/ Modified jun 22, 2015 3:38 p.m.

Dupnik Says He Will Resign as Pima County Sheriff

Makes announcement on local radio station; Democrat has been in office 34 years, reelected 8 times.

sheriff dupnik press 9jan2010 spot Pima County Sheriff Clarence Dupnik (right) and then FBI Director Robert S. Mueller III, at a news conference following the Jan. 8, 2011 shooting in Tucson.

Pima County Sheriff Clarence Dupnik said Friday he will resign before the end of the year, after more than 34 years as the county's top law-enforcement officer.

A Sheriff's Department spokesman confirmed the news and said a formal announcement was being prepared.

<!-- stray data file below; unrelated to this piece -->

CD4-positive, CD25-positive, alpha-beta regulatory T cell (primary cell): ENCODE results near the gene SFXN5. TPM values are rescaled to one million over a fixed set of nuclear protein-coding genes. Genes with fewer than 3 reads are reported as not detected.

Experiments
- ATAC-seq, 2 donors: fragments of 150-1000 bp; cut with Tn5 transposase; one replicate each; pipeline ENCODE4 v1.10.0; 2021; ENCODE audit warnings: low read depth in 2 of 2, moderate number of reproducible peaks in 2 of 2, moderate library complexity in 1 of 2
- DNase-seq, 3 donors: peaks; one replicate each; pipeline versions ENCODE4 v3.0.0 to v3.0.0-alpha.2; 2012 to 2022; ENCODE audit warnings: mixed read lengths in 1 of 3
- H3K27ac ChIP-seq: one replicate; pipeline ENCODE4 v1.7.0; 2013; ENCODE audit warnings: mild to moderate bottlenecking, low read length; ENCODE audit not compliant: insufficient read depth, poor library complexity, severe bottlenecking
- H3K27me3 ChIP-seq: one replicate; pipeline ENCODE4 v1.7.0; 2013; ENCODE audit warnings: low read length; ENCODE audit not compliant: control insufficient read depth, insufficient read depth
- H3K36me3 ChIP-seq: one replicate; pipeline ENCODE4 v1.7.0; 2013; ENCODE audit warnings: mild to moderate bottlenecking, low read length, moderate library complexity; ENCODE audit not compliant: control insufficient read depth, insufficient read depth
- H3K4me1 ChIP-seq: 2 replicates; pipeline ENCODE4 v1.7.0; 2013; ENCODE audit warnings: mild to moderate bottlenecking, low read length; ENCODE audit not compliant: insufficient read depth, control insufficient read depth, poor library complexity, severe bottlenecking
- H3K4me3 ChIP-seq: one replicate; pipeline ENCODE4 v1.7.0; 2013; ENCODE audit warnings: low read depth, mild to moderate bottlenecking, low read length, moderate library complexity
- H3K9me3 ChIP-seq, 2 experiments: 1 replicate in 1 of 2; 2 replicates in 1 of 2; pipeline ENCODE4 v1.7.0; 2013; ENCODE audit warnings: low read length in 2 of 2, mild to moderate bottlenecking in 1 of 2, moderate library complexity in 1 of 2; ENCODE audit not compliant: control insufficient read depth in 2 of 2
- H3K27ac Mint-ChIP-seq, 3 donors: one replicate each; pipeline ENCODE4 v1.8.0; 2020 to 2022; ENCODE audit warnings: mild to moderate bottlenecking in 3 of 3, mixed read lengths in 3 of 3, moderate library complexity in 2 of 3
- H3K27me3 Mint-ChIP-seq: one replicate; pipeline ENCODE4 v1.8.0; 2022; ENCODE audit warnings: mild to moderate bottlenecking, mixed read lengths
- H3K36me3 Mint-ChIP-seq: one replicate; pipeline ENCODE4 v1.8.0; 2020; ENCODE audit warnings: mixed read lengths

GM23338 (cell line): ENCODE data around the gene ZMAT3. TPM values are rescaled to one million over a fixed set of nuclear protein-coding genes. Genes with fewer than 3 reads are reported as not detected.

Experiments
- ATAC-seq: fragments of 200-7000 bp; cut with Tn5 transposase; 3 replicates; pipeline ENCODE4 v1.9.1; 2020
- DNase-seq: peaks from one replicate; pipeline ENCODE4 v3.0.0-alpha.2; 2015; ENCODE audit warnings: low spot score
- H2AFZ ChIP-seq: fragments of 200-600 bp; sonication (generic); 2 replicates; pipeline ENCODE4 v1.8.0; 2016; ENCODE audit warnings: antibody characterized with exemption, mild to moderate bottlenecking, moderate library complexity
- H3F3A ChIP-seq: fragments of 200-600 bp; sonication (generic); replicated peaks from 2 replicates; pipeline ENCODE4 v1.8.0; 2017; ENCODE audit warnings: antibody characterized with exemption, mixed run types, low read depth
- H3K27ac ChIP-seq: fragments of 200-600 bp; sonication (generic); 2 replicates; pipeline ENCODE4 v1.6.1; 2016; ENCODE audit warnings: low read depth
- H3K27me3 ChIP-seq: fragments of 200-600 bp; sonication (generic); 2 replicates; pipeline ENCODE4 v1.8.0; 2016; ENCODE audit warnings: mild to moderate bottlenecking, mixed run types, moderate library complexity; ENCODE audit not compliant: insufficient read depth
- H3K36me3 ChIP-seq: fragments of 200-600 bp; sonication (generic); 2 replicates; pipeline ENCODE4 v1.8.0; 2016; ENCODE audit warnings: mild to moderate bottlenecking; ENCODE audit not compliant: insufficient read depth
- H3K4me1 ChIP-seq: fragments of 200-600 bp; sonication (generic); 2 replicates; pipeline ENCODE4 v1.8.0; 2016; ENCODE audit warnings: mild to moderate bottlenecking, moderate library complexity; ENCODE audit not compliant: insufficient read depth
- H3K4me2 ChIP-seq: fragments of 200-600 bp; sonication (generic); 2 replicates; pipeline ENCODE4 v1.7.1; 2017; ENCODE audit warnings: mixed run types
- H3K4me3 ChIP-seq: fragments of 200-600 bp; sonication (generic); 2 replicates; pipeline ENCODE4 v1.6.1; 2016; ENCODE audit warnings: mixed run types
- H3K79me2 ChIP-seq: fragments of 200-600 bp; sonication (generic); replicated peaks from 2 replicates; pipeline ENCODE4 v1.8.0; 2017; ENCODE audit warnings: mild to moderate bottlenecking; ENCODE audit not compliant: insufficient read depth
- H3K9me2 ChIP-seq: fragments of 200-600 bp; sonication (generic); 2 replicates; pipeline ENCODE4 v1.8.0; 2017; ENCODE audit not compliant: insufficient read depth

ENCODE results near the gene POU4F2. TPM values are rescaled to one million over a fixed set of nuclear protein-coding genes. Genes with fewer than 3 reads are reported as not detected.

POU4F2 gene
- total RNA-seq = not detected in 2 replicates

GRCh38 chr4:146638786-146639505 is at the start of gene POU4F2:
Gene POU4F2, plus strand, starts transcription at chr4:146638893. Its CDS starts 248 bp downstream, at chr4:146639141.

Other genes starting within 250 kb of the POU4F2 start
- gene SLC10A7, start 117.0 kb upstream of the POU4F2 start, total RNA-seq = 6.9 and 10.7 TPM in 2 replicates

"I plan to retire," Dupnik said on a Tucson radio program, "probably before the end of the year."

By law, the county Board of Supervisors must appoint someone to fill a sheriff's vacancy, and Dupnik said he was recommending his second in command, Chief Deputy Sheriff Chris Nanos.

The Democratic sheriff, who is 79 years old, was appointed to the position in 1980, won the seat in an election later that year and then was re-elected eight times. He is Arizona's longest serving sheriff, according to the National Sheriffs Association.

He became the focus of controversy in the wake of the Jan. 8, 2011 Tucson shooting at a congressional event, when at a news conference he blamed political vitriol for divisiveness that may have triggered the shooting.

In that instance, then U.S. Rep. Gabrielle Giffords, whom Dupnik supported, was among 19 people shot. Six of them were killed, at the hands of a young man who was mentally disturbed and since then has been confined to a prison institution.

Dupnik was a captain with the Tucson Police Department before he became sheriff.

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